The Trans Mountain expansion is to double the existing natural gas pipelines between Edmonton, Alberta and Burnaby, British Columbia to provide more global market access for Western Canada’s vast energy supplies. There are supposed to be about 15,000 new jobs riding on this construction project.

To unleash this project, the Canadian national government said it relied on a vast array of information and data, including the NEB’s recommendation report, a greenhouse gas (GHG) assessment by Climate Change Canada, input from Canadians and specific consultations with the Indigenous people. In the U.S., part of the ETP disputed DAPL project’s belated permitting problems developed out of unsuccessful consultations with Native American tribes.

With the continuing U.S. shale boom, even in the midst of marginal commodity prices, the need to debottleneck pipeline networks continues in the hottest production areas. As new transmission lines are built, the effort helps ramp up demand for more distribution pipeline interconnections tapping into local end-uses. Congressional members expressed this in the February hearing on “Modernizing Energy and Electricity Delivery Systems: Challenges and Opportunities to Promote Infrastructure Improvement and Expansion.” The elected officials did not readily understand the difference between liquid and gas pipelines, both of which can serve markets along interstate routes.

“DAPL as a crude oil pipeline is a little bit different than natural gas,” Mahmoud explained to the House energy subcommittee. “On the connectedness of an interstate natural gas pipeline, the process for getting access to that gas resides with the states at the public service commissions which is where work needs to be done to help consumers get systems to distribute that gas.”

Elected officials increasingly are getting used to the fact that transport of volatile energy cargoes is much safer in pipelines than by rail by a factor of 3.5 to 4.5 times, according to industry sources, such as Mahmoud.

The issue of local benefits to major interstate energy infrastructure projects is especially germane in dealing with the concerns of Indigenous tribes on both sides of the U.S.-Canada border.

Canada’s federal government, in approving major new infrastructure projects in late 2016, specifically committed to “working in partnership” to build on existing collaborations to develop what were described as “co-developed advisory and monitoring committees” with Indigenous communities.

Calling out the Trans Mountain and Enbridge Line 3 extension pipeline projects, Canadian national officials asked for an Economic Pathways Partnership for each project to “make it easier for Indigenous groups to access existing federal programs that help them participate in and benefit economically from this project.”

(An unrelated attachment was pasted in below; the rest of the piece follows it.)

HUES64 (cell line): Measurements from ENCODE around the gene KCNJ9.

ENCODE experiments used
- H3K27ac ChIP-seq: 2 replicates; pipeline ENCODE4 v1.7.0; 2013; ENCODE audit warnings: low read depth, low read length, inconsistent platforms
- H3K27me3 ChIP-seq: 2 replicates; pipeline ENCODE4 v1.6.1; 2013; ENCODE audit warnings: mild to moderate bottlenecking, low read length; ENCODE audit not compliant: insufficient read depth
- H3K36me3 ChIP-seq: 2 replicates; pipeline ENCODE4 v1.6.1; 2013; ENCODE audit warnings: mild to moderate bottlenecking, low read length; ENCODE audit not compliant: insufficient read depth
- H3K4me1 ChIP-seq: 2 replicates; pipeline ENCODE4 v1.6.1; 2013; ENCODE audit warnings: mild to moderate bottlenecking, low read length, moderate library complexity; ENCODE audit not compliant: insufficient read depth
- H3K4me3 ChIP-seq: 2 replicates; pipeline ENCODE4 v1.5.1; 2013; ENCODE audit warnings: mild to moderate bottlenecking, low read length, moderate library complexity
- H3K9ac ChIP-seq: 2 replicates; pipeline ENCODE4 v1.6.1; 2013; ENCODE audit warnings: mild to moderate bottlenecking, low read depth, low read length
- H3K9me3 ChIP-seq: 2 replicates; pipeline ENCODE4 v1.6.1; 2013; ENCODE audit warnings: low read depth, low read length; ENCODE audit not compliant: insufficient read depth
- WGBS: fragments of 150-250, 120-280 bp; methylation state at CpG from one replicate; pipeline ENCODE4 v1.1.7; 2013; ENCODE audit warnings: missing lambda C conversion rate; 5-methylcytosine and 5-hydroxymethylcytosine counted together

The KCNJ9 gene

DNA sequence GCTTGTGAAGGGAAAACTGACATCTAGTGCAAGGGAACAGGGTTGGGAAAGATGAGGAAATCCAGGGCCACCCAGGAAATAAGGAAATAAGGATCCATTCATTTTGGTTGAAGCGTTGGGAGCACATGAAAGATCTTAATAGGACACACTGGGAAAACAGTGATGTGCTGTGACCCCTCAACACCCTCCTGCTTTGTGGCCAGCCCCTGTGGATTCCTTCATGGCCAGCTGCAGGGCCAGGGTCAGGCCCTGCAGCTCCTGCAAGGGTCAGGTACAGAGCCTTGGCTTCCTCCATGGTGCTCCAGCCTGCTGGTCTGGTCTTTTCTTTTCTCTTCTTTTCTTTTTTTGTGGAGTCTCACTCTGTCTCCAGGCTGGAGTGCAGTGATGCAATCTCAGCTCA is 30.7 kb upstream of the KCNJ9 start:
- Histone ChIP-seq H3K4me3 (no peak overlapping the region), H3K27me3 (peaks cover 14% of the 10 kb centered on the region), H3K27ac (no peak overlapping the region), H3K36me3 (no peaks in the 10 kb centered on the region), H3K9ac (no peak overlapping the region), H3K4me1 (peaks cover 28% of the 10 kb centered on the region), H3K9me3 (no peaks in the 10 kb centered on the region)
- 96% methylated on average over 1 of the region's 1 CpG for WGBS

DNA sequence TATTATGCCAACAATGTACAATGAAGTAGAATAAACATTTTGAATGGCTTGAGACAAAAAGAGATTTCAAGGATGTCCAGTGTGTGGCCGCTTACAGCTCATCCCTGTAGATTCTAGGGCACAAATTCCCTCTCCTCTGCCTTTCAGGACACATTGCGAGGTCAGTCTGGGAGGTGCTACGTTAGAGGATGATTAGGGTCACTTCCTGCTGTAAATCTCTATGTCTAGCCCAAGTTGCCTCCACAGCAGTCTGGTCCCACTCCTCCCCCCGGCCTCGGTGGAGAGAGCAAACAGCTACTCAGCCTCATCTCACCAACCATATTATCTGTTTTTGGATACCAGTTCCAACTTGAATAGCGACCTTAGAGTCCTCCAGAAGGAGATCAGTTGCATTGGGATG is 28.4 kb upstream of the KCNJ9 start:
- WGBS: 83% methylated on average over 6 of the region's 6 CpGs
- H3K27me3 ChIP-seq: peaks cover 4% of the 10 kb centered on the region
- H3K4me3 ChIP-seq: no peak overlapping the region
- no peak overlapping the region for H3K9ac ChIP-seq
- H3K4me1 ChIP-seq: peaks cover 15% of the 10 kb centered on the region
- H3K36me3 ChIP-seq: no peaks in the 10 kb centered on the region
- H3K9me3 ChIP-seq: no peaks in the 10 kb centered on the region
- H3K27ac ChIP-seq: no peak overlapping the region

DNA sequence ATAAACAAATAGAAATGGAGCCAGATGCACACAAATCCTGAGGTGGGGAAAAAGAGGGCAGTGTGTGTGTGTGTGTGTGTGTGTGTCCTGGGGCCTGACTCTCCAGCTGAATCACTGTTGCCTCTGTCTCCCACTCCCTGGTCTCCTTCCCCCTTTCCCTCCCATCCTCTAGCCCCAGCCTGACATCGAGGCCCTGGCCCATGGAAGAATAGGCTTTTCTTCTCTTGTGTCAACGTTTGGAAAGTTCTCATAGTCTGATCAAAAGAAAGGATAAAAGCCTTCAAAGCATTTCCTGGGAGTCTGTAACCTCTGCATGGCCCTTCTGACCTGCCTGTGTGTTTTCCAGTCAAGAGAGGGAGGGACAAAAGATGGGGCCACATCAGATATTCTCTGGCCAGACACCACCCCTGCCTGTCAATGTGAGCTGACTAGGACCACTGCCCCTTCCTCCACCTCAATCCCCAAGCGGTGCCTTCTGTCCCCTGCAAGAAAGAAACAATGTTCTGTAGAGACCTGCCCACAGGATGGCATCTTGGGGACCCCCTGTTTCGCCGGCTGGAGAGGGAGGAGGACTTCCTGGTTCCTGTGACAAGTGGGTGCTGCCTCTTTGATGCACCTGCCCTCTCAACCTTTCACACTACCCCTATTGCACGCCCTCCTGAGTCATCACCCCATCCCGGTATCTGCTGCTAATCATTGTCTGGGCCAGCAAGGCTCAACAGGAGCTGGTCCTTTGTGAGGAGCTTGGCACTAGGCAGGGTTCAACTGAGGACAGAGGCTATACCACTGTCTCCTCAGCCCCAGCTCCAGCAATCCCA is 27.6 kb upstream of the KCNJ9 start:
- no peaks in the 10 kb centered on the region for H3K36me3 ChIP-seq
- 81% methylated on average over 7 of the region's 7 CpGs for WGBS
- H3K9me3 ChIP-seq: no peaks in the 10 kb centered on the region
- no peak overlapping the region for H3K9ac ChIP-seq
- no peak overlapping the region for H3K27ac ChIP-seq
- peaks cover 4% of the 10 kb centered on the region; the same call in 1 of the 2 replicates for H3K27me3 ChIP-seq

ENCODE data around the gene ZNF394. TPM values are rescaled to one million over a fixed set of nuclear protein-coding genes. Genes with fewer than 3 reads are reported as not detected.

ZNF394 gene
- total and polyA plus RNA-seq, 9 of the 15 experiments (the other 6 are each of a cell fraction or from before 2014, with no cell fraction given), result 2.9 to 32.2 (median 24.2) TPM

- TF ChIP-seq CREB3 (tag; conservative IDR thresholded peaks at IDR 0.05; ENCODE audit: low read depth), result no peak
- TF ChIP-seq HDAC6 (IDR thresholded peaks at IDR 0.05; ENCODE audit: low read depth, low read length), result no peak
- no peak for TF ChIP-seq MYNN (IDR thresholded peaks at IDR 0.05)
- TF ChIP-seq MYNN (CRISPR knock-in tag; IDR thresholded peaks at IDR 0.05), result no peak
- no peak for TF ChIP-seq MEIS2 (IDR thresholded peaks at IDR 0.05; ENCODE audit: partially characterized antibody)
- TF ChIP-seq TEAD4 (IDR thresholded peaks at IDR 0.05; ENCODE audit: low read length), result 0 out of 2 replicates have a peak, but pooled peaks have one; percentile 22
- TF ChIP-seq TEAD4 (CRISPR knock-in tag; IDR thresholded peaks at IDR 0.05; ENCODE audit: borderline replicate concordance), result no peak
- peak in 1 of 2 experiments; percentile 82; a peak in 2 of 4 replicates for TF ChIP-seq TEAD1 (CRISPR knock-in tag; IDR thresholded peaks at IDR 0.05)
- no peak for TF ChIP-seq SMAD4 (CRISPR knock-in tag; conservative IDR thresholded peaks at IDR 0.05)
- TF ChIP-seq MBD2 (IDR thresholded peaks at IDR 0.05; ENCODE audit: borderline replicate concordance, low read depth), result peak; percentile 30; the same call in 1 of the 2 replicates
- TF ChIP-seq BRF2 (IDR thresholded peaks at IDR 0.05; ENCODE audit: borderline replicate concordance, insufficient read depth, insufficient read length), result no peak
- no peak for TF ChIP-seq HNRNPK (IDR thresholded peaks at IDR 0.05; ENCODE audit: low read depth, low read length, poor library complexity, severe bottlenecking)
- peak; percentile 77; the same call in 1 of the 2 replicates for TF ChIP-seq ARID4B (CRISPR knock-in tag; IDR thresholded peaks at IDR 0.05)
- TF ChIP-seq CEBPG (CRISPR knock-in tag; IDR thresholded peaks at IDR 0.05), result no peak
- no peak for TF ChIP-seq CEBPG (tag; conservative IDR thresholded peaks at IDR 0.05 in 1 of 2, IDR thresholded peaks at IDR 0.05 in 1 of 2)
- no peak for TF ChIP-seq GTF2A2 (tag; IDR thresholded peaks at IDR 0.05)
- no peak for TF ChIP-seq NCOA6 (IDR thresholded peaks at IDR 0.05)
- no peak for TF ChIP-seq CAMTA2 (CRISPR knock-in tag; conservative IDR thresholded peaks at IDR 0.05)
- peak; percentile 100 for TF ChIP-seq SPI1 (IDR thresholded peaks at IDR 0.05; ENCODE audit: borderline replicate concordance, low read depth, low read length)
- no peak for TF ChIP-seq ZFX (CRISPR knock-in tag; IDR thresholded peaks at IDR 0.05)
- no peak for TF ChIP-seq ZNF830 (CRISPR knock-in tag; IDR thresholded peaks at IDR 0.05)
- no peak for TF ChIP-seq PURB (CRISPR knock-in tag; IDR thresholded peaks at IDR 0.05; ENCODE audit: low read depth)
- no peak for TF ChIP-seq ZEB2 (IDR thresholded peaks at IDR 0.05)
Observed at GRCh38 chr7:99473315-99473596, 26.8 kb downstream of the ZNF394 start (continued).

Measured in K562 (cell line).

“Our duty is to permit infrastructure so Canada’s resources get to market in a more environmentally responsible way, creating jobs and a thriving economy,” said Jim Carr, minister of natural resources in the Canadian government.

Cuts Both Ways

He noted announcements in late 2016 approving and rejecting major projects cut both ways. Finding the Enbridge Northern Gateway project was “not in the public interest” he called a tough, but necessary decision.

At the House subcommittee, Chad Harrison, council-member-at-large for the Standing Rock Sioux Tribe, whose reservation is adjacent to part of the DAPL route with the water crossing in south-central North Dakota, said too often the Native American tribes see major energy projects benefiting everyone except Indigenous peoples and their lands.

“Expanding and improving our nation’s energy infrastructure need not always be about burdening tribes,” Harrison argued. “Instead, I am here today to talk about the opportunities that we have to develop infrastructure right; to do it in a way that one community does not always bear the burden of providing prosperity for our nation.”

Pipeline sponsors, such as ETP, TransCanada, Enbridge and others, will readily tout the economic benefits of these projects, and regulators echo these claims because they are essential to weighing the overall public benefits against the environmental impacts needing mitigation to approve the projects.

While still disputed in legal challenges, DAPL at early 2017 production volumes will transport half of the total production coming from the Bakken, facilitating royalties from production to the landowners and state, and for many Native Americans who have oil and gas leases or production on reservation property. DAPL created an estimated 12,000 jobs during construction as a new critical link from the Bakken formation, whose production field activities have spawned up to 80,000 jobs in North Dakota.

It also brought hundreds of millions of dollars in investment in heavy equipment and thousands of construction jobs to the state, according to ETP officials. At the beginning of 2017, DAPL had already spent over $3.54 billion on construction and development of the pipeline and continued to invest hundreds of millions of dollars a month into the U.S. economy as it moved to finish the project before summer. The project will result in an estimated $156 million in sales and income taxes during construction, and $55 million in property taxes annually, based on ETP’s estimates.

The ETP story on the Rover Pipeline is similar with millions of dollars of goods and services being purchased from local businesses along the entire route in three states. It has the potential to generate significant sales tax revenue for local economies.

“The project’s estimated 10,000 construction employees will be staying at local hotels, eating in restaurants, and shopping at local businesses,” an ETP spokesperson emphasizes.